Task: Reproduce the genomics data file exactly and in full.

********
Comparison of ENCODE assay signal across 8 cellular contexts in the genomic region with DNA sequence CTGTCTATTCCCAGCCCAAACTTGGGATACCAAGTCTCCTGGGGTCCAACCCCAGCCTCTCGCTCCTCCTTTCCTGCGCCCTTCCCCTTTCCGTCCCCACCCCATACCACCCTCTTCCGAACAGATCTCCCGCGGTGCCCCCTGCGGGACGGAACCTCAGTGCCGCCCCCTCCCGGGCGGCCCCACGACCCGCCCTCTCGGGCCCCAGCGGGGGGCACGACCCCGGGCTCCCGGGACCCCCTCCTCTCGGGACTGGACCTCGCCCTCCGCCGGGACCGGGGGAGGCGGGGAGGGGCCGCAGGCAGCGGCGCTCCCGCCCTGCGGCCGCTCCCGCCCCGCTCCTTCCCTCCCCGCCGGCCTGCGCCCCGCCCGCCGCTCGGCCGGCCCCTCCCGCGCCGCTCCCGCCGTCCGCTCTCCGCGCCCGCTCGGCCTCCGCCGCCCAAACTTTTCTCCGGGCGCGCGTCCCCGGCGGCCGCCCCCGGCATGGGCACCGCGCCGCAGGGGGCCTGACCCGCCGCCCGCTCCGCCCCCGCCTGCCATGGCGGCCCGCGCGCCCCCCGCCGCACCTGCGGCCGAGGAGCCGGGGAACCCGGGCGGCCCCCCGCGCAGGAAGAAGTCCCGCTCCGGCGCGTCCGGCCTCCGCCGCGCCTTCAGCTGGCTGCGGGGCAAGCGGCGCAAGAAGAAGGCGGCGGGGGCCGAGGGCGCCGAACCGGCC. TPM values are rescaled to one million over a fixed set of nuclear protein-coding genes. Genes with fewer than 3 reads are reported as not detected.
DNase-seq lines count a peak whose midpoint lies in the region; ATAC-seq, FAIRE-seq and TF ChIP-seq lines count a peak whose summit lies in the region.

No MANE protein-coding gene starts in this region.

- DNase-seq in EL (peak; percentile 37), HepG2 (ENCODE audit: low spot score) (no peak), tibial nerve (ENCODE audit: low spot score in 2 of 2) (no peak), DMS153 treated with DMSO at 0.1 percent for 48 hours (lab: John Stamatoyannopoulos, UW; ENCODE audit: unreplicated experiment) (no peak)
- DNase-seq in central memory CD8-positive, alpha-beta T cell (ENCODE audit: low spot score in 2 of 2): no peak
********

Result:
Comparison of ENCODE assay signal across 8 cellular contexts in the genomic region with DNA sequence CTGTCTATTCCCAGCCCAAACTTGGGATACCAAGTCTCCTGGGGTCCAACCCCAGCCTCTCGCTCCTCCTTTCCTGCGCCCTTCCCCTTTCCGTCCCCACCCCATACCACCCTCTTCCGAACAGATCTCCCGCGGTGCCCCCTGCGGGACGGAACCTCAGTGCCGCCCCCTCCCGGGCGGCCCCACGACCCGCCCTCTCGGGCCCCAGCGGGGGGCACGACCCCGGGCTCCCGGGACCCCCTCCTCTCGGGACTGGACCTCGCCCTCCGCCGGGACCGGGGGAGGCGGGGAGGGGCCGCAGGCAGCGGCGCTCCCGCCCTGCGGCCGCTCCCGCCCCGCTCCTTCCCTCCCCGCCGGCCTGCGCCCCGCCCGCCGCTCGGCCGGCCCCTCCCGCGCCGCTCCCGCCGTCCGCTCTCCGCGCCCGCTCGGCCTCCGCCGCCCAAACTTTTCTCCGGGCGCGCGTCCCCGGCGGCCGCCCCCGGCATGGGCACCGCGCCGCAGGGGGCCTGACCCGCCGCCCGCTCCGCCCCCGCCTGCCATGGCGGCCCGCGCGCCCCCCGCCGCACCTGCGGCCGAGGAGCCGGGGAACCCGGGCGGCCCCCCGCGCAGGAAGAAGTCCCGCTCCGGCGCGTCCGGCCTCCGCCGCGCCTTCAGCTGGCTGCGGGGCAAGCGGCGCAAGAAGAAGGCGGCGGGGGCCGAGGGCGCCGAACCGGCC. TPM values are rescaled to one million over a fixed set of nuclear protein-coding genes. Genes with fewer than 3 reads are reported as not detected.
DNase-seq lines count a peak whose midpoint lies in the region; ATAC-seq, FAIRE-seq and TF ChIP-seq lines count a peak whose summit lies in the region.

No MANE protein-coding gene starts in this region.

- DNase-seq in EL (peak; percentile 37), HepG2 (ENCODE audit: low spot score) (no peak), tibial nerve (ENCODE audit: low spot score in 2 of 2) (no peak), DMS153 treated with DMSO at 0.1 percent for 48 hours (lab: John Stamatoyannopoulos, UW; ENCODE audit: unreplicated experiment) (no peak)
- DNase-seq in central memory CD8-positive, alpha-beta T cell (ENCODE audit: low spot score in 2 of 2): no peak